Self-driving Car Proposal

This proposal envisions self-driving cars in Portland. Autonomous last mile transit may help reduce congestion. So can smarter cars and smarter highways, bus rapid transit, congestion pricing, hyperloop, biking and electric scooters.


But autonomous cars may become a reality faster than major bridge projects. Uber plans to buy up to 24,000 self-driving cars from Volvo, to become the owner/operator of a fleet of self-driving cars. Volvo’s agreement with Uber and Ford’s with Lyft show the heat is on to cut out the driver and turn profits.


Congestion is the problem. There are too many cars for the space we have, with each car averaging 1.2 passengers. Mass transit is one solution. But the only way to get people out of their cars, and into mass transit, say experts, is to make alternatives; (1) Cheaper (2) More convenient (3) Faster.


Congestion costs Portland commuters $1.76 billion in time and fuel in 2014, according to a 2015 analysis by the Transportation Institute at Texas A&M University. Gas for a car costs about $.12 per mile while electricity costs about $.04 per mile. That’s cheaper. Automatic driving is more convenient. Congestion pricing for reduced rush hour traffic and streamlined transit lanes would be faster and give people more transportation options.


Waymo already has self-driving cars in Phoenix, but now you can hail a completely autonomous vehicle…with nobody on-board. Jacksonville’s autonomous EasyMile Gen-2 people mover is powered by four batteries that store 30 kilowatts, recharged using Level 2 charging, a common standard found on most electric cars. A full recharge takes approximately five hours. It seats up to eight people and allows seven more passengers to ride standing.

Volkswagen’s Sedric, here in 2021, is a typical example of an autonomous people mover. Intel is building a fleet of 100 autonomous cars to test self-driving software in partnership with BMW, Volkswagen, and Nissan. GM’s autonomous car, deploying in 2019, is based on an EV Bolt. Portland’s RFI for Autonomous Vehicles and California’s Proposed Driverless Regulations establish a path for the testing and deployment of fully autonomous vehicles.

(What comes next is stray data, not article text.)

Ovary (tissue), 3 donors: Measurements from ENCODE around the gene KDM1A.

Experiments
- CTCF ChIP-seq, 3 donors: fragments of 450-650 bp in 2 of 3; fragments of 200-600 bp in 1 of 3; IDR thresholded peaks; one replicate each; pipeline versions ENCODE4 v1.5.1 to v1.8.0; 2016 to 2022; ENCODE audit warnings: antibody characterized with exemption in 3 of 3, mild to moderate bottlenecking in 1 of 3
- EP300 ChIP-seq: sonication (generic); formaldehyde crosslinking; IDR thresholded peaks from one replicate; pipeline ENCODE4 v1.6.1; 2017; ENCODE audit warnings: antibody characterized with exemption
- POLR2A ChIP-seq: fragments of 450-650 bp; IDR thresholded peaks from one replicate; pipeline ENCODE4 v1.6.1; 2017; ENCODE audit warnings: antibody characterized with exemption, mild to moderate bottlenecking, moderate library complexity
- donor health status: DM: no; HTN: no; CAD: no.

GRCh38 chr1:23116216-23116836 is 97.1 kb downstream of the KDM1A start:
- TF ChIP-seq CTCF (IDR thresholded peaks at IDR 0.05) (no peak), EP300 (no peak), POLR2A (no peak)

ODOT has formed a task force on automated vehicles and will report legislative recommendations by September 2018.


Here’s my own proposal for an I-5 congestion fix using autonomous vehicles over a dedicated bridge to the Yellow Max line.


The National League of Cities reports that cities need to speed up their efforts of preparing for autonomous cars. Currently, some 35 cities including San Francisco, Austin, Nashville, Washington, Paris, Helsinki, and London are running autonomous vehicle tests.


The Madrona Group propose to convert I-5 between Vancouver and Seattle into an autonomous vehicle corridor (pdf). They suggest a phased in approach that begins with allowing autonomous vehicles to share the HOV lanes immediately and progresses to devoting two lanes to autonomous vehicles. Finally, by 2040, all lanes of I-5 will be dedicated to autonomous vehicles during peak travel times.


Local tech, transportation, and development companies created the ACES Northwest Network to ensure cars that are “Automated, Connected, Electric and Shared” (ACES). Members include INRIX, Nvidia, Uber, Lyft, Amazon, Puget Sound Energy, and others.


Las Vegas is testing a self-driving Navya shuttle. Waymo, owned by Google, has signed a deal with Lyft and Chrysler to bring autonomous vehicle technology into the mainstream through pilot projects in Phoenix, Kirkland, and elsewhere. Waymo uses Avis to manage their autonomous fleet in Phoenix.


Uber has rolled out autonomous vehicles on city streets in Pennsylvania, California and Arizona. The 2019 Audi A8 is the first production car with level-3 autonomy. That would be now.


Gov. Jay Inslee signed an executive order in June, 2017 that will allow driverless cars to test-drive on Washington roads, with or without a human behind the wheel, by this summer. Inslee’s order was backed by executives from General Motors, Google and Uber and established an autonomous vehicle work group to advance the objectives of the Executive Order.


Washington State will follow New York and California to allow full autonomous tests. Each year, the number of states considering autonomous vehicle legislation has increased. So far in 2017, 33 states have introduced legislation. Last year, 20 states introduced legislation.


Mayor Ted Wheeler and Transportation Commissioner Dan Saltzman directed the Transportation Bureau to draft policies for autonomous vehicles that would give developers a path to apply for permits to test them within the city, including on open, public roads.


The directive tells PBOT to take four actions to advance the Smart Autonomous Vehicle Initiative (SAVI) within the next 60 days:


  • “Propose for City Council and public consideration Interim Transportation System Plan (TSP) policies that ensure connected and autonomous vehicles will serve Portland’s safety, equity, climate change, and economic goals;